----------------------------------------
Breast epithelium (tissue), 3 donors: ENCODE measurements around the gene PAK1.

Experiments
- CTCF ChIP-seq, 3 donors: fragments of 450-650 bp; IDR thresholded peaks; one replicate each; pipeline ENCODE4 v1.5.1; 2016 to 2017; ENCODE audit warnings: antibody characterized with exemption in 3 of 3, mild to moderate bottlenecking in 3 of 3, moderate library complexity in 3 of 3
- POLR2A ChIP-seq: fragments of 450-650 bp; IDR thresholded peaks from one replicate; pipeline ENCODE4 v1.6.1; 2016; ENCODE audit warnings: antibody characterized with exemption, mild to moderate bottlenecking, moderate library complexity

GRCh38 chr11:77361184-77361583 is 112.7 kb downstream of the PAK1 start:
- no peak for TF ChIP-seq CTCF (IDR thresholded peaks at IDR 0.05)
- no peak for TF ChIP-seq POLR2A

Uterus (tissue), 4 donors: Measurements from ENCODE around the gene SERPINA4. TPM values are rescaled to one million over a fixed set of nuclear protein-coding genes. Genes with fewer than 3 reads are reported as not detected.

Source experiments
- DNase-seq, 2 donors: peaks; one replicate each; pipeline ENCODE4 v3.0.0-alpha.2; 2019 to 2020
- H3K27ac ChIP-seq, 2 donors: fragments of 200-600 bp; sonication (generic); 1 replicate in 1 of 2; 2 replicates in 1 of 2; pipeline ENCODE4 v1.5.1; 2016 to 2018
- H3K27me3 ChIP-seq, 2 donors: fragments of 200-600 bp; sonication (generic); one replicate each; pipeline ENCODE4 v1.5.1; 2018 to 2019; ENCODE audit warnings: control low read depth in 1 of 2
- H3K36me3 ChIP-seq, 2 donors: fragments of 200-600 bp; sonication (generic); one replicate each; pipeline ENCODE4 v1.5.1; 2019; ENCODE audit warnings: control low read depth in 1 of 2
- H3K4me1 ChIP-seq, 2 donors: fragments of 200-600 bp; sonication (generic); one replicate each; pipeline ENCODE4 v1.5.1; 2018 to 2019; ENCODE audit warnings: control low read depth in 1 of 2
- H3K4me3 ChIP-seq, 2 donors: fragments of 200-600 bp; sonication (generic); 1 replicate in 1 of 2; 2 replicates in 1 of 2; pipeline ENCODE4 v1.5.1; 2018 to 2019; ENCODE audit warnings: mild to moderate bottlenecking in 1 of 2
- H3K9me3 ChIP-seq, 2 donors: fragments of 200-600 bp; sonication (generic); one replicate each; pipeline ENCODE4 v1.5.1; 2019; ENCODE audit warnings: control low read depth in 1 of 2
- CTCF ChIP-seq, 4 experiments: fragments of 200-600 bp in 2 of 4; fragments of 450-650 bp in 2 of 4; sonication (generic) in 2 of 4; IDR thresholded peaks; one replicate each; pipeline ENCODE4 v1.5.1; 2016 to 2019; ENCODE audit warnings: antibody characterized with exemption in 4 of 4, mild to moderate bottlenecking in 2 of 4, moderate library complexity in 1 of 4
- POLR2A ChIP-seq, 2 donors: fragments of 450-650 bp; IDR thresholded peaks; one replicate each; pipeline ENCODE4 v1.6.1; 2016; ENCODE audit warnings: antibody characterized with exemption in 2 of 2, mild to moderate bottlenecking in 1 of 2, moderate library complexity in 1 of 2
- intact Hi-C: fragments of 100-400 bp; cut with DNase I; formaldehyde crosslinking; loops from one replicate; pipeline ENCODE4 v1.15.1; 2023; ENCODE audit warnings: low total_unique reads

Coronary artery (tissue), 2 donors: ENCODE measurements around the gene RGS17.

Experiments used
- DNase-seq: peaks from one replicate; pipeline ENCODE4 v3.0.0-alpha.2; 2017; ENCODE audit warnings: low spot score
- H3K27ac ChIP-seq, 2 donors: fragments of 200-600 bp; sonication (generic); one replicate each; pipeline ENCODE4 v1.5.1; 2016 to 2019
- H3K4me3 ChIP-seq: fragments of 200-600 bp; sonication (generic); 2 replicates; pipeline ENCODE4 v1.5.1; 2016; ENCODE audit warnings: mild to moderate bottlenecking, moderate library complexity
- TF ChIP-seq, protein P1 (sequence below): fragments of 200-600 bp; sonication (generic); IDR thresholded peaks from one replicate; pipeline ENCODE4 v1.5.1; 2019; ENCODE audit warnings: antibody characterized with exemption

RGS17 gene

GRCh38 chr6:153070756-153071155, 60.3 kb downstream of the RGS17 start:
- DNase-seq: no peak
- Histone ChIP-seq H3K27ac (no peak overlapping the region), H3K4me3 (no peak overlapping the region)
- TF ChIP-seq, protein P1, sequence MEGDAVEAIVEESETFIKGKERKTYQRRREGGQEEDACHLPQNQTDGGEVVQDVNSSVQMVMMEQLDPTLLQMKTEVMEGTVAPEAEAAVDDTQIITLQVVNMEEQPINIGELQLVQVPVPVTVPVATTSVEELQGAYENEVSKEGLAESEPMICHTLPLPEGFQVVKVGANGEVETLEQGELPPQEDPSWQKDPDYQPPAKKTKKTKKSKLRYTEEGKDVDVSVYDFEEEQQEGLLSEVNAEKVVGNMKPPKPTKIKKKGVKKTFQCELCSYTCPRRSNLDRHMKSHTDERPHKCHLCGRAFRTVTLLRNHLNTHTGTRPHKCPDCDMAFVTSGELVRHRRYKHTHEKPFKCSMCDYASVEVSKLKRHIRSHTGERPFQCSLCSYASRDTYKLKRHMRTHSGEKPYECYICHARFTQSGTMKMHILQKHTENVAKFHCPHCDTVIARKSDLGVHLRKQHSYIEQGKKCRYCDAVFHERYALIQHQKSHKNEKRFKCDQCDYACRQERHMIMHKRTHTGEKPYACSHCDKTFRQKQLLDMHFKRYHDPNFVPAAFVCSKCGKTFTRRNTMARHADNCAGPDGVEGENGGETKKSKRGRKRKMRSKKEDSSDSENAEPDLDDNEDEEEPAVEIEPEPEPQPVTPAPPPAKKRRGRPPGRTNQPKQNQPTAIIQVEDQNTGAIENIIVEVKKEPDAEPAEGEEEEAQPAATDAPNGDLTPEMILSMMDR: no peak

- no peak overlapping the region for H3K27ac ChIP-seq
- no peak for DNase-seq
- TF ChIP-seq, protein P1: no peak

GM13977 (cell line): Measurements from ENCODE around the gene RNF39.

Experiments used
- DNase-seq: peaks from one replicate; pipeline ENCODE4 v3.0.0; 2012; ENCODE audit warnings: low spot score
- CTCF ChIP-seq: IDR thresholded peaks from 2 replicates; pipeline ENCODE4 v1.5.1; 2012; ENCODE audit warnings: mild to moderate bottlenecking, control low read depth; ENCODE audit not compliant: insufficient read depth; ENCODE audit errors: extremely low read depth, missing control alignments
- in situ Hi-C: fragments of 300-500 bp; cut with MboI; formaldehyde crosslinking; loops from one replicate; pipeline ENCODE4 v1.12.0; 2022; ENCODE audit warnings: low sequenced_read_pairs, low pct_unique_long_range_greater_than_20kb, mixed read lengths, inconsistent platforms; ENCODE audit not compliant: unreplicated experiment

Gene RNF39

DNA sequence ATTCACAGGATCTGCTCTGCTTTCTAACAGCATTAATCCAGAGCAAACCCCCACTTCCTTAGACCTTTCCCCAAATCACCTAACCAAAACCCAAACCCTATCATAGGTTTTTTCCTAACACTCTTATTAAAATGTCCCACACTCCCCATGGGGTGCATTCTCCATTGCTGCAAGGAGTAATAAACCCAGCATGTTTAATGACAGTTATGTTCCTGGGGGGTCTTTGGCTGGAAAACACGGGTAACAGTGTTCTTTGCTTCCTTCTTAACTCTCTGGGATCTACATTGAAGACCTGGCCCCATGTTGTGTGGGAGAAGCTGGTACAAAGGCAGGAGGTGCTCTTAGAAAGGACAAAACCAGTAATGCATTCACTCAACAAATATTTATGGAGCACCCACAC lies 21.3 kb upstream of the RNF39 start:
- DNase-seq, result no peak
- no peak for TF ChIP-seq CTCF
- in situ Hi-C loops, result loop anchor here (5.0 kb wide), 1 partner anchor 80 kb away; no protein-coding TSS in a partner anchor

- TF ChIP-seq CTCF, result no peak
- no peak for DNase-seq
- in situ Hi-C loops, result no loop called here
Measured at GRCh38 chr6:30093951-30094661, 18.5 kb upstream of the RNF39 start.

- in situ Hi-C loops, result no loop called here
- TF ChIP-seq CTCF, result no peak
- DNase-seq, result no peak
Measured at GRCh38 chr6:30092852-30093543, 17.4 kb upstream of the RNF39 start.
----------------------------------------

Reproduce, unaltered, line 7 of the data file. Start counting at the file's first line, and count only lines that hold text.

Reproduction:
- no peak for TF ChIP-seq POLR2A